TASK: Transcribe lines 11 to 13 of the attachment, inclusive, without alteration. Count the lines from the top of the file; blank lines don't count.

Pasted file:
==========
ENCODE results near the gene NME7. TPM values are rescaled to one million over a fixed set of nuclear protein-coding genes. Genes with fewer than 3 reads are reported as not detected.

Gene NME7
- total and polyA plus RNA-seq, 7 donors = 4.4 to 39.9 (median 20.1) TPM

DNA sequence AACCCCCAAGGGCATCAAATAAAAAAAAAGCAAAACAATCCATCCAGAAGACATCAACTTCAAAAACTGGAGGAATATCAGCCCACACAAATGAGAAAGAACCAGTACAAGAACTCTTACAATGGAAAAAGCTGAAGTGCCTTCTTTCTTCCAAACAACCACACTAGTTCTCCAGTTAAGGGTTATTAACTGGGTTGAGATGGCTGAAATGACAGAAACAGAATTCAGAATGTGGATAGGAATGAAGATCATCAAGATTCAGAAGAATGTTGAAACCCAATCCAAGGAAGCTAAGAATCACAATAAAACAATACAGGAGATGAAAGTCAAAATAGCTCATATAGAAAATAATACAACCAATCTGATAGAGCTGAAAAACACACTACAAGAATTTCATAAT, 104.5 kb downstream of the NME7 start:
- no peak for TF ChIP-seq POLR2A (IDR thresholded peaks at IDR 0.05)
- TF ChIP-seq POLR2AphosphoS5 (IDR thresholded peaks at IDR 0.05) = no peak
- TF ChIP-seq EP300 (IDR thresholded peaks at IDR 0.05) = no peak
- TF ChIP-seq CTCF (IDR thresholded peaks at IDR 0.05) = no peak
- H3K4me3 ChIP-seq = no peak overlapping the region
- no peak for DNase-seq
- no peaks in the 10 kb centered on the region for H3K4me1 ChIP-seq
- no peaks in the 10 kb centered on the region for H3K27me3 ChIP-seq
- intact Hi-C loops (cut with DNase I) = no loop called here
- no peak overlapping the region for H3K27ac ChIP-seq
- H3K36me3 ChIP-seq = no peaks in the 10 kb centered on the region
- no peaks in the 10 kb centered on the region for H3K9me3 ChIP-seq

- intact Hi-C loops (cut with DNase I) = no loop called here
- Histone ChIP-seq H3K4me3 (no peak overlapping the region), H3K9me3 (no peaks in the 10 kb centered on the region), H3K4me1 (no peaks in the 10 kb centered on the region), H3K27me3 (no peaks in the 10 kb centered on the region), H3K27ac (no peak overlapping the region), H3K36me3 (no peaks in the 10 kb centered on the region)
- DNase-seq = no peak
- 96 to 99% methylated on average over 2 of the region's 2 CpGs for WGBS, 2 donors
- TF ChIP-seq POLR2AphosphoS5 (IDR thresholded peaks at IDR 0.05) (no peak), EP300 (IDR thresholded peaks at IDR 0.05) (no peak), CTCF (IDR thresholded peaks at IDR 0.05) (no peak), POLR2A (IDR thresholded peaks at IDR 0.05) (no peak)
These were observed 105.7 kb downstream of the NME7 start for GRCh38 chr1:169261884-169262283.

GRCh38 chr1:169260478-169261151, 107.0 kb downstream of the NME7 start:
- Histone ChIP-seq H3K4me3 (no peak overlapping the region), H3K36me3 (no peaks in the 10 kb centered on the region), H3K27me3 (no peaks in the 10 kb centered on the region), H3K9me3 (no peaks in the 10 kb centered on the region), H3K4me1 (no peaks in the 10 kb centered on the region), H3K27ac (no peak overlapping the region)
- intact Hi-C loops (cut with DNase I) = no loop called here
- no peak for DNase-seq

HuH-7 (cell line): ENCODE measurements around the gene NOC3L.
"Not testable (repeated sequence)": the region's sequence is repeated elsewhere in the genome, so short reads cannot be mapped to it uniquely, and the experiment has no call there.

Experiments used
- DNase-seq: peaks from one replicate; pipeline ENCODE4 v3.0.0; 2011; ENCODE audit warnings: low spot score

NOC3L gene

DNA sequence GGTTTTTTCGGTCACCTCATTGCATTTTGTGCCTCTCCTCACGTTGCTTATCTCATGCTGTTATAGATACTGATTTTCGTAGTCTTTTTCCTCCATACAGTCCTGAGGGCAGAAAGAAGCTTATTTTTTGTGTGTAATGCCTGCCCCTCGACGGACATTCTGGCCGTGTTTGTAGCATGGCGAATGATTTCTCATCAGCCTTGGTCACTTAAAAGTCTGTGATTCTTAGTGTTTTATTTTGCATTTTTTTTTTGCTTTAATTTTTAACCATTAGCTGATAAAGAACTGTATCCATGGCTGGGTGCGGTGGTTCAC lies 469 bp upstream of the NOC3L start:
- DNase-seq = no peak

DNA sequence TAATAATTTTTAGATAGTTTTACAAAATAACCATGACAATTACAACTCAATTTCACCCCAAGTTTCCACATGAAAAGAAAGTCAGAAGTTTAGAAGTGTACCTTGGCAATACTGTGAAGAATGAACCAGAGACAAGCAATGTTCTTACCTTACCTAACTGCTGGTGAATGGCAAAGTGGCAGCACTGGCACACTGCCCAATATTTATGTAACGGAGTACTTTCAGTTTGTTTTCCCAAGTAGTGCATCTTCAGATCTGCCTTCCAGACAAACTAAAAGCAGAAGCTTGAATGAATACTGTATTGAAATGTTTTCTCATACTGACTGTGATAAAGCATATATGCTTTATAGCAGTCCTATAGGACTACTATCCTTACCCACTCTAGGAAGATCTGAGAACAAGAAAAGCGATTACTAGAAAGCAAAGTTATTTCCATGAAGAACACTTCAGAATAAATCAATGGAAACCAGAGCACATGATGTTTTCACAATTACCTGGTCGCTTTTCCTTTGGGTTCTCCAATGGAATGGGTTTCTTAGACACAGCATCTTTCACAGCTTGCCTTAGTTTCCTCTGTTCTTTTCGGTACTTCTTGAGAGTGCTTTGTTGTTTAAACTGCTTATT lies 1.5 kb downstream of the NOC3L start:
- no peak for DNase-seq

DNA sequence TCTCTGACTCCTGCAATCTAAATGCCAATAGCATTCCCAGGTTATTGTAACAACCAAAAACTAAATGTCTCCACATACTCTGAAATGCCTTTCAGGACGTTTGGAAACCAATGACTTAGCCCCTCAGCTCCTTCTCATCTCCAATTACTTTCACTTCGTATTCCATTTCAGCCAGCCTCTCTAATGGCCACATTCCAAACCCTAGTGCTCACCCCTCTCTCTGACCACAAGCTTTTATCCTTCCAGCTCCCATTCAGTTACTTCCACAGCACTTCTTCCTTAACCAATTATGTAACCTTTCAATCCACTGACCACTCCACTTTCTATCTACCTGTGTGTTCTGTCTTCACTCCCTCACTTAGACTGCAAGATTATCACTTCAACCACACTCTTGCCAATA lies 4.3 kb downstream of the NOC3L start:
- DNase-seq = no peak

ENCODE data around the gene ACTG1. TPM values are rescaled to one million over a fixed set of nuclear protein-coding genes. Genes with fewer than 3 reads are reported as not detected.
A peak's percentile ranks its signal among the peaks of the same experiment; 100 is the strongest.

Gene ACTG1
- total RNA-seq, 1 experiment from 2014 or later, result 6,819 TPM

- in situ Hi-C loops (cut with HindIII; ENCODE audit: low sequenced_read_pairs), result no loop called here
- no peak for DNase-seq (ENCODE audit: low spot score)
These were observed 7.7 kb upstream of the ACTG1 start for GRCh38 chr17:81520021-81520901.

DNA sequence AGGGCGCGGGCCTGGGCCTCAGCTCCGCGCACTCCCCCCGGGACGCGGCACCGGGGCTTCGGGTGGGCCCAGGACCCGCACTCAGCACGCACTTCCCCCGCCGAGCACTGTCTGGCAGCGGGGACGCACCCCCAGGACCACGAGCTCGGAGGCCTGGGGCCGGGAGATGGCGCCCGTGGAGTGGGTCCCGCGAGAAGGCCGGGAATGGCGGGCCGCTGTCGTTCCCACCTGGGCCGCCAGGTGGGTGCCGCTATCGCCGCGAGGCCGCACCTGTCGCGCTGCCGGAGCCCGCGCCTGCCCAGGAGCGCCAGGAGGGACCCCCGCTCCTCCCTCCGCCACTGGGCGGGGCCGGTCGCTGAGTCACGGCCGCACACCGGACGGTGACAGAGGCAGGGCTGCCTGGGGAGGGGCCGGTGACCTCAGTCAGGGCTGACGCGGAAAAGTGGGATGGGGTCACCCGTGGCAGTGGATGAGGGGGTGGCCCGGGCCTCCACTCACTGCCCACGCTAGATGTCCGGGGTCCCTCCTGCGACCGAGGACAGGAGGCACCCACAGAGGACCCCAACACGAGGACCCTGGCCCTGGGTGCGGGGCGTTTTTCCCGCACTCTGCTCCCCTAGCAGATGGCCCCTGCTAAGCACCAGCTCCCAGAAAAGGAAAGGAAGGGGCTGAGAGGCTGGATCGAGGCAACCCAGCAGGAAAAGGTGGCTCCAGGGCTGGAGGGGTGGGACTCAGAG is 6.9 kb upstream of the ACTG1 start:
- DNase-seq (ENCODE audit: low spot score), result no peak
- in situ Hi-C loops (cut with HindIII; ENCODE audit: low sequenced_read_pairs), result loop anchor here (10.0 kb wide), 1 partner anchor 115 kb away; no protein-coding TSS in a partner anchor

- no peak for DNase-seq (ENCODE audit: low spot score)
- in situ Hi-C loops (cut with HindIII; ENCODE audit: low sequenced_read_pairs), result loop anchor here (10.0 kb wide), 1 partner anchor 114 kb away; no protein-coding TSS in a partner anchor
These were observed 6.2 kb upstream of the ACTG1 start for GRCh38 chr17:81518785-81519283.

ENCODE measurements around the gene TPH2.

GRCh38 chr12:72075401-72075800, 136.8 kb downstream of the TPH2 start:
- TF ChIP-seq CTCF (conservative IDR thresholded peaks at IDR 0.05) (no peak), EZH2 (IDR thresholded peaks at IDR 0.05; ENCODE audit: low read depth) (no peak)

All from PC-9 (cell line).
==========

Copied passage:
- no peaks in the 10 kb centered on the region for H3K4me1 ChIP-seq
- no peaks in the 10 kb centered on the region for H3K27me3 ChIP-seq
- intact Hi-C loops (cut with DNase I) = no loop called here